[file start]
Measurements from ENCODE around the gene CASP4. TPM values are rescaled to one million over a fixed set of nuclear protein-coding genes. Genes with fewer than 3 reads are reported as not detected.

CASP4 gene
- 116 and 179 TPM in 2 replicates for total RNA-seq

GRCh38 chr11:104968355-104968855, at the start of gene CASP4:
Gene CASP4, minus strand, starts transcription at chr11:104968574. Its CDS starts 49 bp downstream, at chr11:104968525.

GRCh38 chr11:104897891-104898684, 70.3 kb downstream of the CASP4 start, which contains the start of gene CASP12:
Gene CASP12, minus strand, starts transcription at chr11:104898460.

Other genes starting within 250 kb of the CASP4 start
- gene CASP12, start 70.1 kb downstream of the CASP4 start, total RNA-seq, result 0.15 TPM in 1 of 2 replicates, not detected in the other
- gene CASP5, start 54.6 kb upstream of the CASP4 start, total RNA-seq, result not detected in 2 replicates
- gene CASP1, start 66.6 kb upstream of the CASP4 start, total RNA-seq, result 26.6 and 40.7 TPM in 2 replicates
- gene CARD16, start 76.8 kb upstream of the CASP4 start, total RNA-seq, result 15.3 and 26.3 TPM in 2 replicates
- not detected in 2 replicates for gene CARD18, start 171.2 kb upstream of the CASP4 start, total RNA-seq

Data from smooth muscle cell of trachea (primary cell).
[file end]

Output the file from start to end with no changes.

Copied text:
Measurements from ENCODE around the gene CASP4. TPM values are rescaled to one million over a fixed set of nuclear protein-coding genes. Genes with fewer than 3 reads are reported as not detected.

CASP4 gene
- 116 and 179 TPM in 2 replicates for total RNA-seq

GRCh38 chr11:104968355-104968855, at the start of gene CASP4:
Gene CASP4, minus strand, starts transcription at chr11:104968574. Its CDS starts 49 bp downstream, at chr11:104968525.

GRCh38 chr11:104897891-104898684, 70.3 kb downstream of the CASP4 start, which contains the start of gene CASP12:
Gene CASP12, minus strand, starts transcription at chr11:104898460.

Other genes starting within 250 kb of the CASP4 start
- gene CASP12, start 70.1 kb downstream of the CASP4 start, total RNA-seq, result 0.15 TPM in 1 of 2 replicates, not detected in the other
- gene CASP5, start 54.6 kb upstream of the CASP4 start, total RNA-seq, result not detected in 2 replicates
- gene CASP1, start 66.6 kb upstream of the CASP4 start, total RNA-seq, result 26.6 and 40.7 TPM in 2 replicates
- gene CARD16, start 76.8 kb upstream of the CASP4 start, total RNA-seq, result 15.3 and 26.3 TPM in 2 replicates
- not detected in 2 replicates for gene CARD18, start 171.2 kb upstream of the CASP4 start, total RNA-seq

Data from smooth muscle cell of trachea (primary cell).